The risks of storing more used radioactive fuel rods from nuclear power plants underwater in adjacent pools are less than previously thought despite the new specter of terrorism, Nuclear Regulatory Commission officials said Thursday.
Farouk Eltawila, who directs NRC’s division of systems analysis and regulatory effectiveness, told a National Academy of Sciences panel that “previous NRC studies are overly conservative” and don’t “take advantage of all the work that we have done the past 25 years.”
The new classified study, which has not yet been peer-reviewed, will be shown to the scientific panel on Friday. The study shows that more spent fuel rods can be stored safely in pools of water next to reactors and that the storage facilities are well protected against potential terrorist attacks, Eltawila said.
The storage pools are typically about 25 feet wide by 20 feet high, constructed to allow for convective cooling and with racks for storing the rods.
The implications of the new study are that power companies would not have to spend money transferring the fuel rods to dry storage casks until they can be buried at a permanent repository now under construction at Yucca Mountain in Nevada.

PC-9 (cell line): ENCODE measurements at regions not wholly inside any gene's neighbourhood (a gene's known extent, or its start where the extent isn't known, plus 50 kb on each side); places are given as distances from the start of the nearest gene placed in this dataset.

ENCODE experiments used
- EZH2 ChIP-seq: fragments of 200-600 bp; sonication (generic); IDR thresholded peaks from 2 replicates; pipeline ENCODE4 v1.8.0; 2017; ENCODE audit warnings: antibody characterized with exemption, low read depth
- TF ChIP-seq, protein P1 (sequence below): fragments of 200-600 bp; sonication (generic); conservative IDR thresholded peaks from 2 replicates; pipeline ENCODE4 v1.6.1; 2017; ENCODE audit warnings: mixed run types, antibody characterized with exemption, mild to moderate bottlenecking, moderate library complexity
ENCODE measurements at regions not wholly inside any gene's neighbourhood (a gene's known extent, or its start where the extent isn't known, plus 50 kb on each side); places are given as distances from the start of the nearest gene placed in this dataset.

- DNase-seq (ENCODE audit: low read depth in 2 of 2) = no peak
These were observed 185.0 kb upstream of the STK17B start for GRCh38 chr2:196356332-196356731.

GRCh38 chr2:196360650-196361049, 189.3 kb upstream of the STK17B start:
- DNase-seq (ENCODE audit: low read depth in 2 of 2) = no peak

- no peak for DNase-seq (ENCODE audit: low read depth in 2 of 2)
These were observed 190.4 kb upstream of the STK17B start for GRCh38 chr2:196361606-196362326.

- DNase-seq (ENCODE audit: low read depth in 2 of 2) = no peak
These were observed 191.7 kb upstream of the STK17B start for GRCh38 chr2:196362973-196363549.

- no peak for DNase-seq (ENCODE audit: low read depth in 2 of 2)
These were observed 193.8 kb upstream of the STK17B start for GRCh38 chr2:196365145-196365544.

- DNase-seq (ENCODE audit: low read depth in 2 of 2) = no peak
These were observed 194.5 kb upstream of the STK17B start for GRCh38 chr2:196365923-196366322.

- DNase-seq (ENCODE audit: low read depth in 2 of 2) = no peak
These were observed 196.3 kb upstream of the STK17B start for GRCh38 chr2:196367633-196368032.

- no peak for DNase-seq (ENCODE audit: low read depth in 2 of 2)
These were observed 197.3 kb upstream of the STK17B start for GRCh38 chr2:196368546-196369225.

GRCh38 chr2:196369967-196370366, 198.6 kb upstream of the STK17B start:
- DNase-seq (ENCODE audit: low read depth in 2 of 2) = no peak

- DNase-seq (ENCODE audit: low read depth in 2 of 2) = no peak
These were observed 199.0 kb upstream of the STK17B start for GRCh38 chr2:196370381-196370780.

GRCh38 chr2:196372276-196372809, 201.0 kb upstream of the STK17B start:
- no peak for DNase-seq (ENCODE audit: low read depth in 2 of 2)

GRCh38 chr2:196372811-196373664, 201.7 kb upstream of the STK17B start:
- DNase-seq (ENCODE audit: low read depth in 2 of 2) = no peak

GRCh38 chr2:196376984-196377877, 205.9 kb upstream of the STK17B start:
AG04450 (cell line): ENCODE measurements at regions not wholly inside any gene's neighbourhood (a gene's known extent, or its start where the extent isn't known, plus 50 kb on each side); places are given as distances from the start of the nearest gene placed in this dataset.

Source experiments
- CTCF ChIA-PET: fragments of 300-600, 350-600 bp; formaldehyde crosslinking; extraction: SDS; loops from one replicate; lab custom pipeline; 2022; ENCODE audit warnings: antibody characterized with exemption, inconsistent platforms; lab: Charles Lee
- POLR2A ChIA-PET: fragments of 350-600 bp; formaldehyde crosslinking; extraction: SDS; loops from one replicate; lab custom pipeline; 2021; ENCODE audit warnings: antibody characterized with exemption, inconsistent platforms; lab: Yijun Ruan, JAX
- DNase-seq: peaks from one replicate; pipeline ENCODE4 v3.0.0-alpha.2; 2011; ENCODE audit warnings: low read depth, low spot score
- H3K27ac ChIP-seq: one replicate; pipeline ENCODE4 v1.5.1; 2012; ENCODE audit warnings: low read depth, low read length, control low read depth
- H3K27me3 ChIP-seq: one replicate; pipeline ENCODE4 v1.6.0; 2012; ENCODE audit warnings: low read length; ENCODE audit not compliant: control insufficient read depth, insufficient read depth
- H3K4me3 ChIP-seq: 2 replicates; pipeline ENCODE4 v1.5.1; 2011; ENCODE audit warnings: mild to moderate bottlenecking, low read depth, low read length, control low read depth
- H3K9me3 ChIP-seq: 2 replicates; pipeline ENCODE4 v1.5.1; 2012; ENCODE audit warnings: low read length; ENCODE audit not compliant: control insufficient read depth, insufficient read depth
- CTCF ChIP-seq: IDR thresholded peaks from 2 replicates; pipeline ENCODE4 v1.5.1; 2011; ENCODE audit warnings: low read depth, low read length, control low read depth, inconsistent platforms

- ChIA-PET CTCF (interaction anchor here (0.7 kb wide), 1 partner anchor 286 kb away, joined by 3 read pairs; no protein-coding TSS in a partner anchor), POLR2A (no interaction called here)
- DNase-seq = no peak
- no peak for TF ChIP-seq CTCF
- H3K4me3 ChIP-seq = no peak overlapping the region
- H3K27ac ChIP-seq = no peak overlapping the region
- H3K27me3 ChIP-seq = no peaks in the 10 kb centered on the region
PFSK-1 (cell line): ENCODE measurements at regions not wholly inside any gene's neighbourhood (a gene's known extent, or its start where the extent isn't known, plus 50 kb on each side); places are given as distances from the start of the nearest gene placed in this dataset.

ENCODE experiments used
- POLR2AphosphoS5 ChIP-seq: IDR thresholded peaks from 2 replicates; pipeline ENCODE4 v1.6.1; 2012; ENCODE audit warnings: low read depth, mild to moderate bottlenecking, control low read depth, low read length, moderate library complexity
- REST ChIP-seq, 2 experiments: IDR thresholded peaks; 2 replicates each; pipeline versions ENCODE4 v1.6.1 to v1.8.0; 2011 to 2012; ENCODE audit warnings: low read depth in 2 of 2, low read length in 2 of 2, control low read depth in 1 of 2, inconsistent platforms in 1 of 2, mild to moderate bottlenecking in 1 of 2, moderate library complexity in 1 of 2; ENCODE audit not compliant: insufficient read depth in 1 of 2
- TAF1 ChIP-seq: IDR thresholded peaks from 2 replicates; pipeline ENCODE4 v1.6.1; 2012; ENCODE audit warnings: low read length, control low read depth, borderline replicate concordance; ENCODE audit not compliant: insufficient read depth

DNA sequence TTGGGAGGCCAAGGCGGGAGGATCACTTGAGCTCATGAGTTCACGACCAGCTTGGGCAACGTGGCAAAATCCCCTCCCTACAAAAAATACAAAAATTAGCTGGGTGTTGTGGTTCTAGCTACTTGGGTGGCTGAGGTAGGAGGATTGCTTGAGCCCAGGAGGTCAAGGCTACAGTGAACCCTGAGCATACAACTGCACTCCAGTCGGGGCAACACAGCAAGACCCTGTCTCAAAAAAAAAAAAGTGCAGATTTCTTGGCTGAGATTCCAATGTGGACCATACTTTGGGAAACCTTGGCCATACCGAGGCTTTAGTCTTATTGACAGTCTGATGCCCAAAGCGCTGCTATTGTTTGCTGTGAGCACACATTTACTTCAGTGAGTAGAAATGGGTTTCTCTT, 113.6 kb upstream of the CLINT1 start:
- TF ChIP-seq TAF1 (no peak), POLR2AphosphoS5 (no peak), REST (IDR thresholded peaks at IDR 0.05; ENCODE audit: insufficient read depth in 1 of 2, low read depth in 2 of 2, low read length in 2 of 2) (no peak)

“Not only does it cost too much, it’s not necessary,” said John Vincent of the Nuclear Energy Institute, the industry’s top trade group.
Although he hasn’t yet seen the study, Princeton University professor Frank von Hippel called its conclusion an attempt to save electric power companies billions of dollars. He said allowing more high-density storage of nuclear waste will only heighten the terrorism risks.
“It’s very sad,” said von Hippel, a frequent critic of the nuclear industry and its regulators. “The Nuclear Regulatory Commission has been captured by the industry.”
The National Academy panel is meeting this week at Congress’ request to review the safety and security of commercial nuclear spent fuel until a permanent repository at Yucca Mountain is completed sometime during the next decade.
Von Hippel and German scientist Klaus Janberg pointed to their own research showing that the risks are greater than the NRC believes. They also noted that Germany and Switzerland require their spent fuel pools to be built inside containment buildings, a feature that the United States doesn’t require.